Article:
Yet it happens each and every day in the industry. You know as well as I do that there are not load planners for CRJs; the E175 has to have at least 250-300 lbs in the aft bin on most routes for CG purposes. I provided the example upthread of WN requiring bags to be checking due to a low checked bag weight and a full boat of passengers and that happens probably at least 3-4 times a day throughout their system.
Yes, in most cases the load planner alleviates those needs and requirements but not always. Checking cabin baggage does solve a CG issue in some situations, just as not checking cabin baggage and moving valet/planeside baggage back into the cabin solves the issue in other situations.
There are load planners for CRJ's and E175s they are called pilots the do their own weight and balance.
This thread isn't about Delta connection and if passengers are on a CRJ they already know their roller boards will be gate checked so there would be no need for an announcement taking bags to balance the aircraft. AlthoughE175s have larger overhead bins the captain would call for ballast and not take cabin luggage from passengers to balance the aircraft.
On a mainline flights whether narrowbody or widebody you do not force people to check-in their bags at the gate to balance an aircraft, even in WN's situation where they have an a single cabin layout on their 738NGs they have 69 seats forward of the wing box and 90 seats aft of the wing box. The seats on top of the wing box dont count against your nose or tail weight.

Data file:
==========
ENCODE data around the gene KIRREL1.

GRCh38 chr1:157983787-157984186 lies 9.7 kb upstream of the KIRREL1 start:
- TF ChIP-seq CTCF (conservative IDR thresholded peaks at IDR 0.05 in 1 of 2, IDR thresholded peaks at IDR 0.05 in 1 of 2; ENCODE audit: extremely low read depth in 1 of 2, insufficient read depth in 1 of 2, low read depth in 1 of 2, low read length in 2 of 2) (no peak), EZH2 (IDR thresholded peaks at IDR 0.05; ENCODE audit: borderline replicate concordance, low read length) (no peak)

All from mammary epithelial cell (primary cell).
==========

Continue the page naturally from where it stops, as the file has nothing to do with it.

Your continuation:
If the flight is full on a short haul flight and the fuel load is 17,200 pounds or less all the fuel is in the wings (each wing tank on 737-7/8/9NGs have a max wing tank
capacity between 8,400 - 8,600 pounds depending on fuel density). With no fuel in the center tank the bags can be loaded up front down the hold. On a mid-range domestic flight with a fuel load up to 32,000 pounds the load planner on a full flight may want to split the commodities because 14,800 pounds of fuel is now in the center tank. The 737-7/8/9NGs have a max fuel capacity between 46,100 -46,500 depending on density meaning once your fuel load exceeds 35,000 pounds you have to load commodities in the rear cargo hold because you now have between 17,800 up to 28,000 pounds at max tanks
in the center tank.
Before a load planner sends out a load plan to the ramp they should know the required fuel load, they should know the booked revenue count, they should know how many bags to expect based off the history of the specific flight or the destination, they should know the weight of the cargo expected. By keeping up with the operation in the field the load planner should then be able to take the booked revenue information they have and extrapolate based on each individual stations operation (weather, ATC flow control, ETC) how many potential misconnecting passenger there could be and how many bags might fail to show up. Most airlines have a lot of tools at load planners disposal that they can use to garner all the information needed to put together a correct load plan. In my 18 years on the ramp with UA I never had a load planner call me or call C.S. to say we need to take customers gate carry-on bags to balance a flight. Now that I'm here at Willis Tower and I've been here for 6 years I've never read a single report where a load planner requested either the ramp or C.S. take passengers carry-ons to balance an aircraft. If this is happening at WN or at DL (and I doubt that it is ) it is because the load planner failed to do their job correctly.
**Note since you brought up WN I decided to use the 737NGs as an example both A319/320s and 757s have larger wing tanks.**
Last edited by jayunited
on Thu Sep 19, 2019 1:23 am, edited 1 time in total.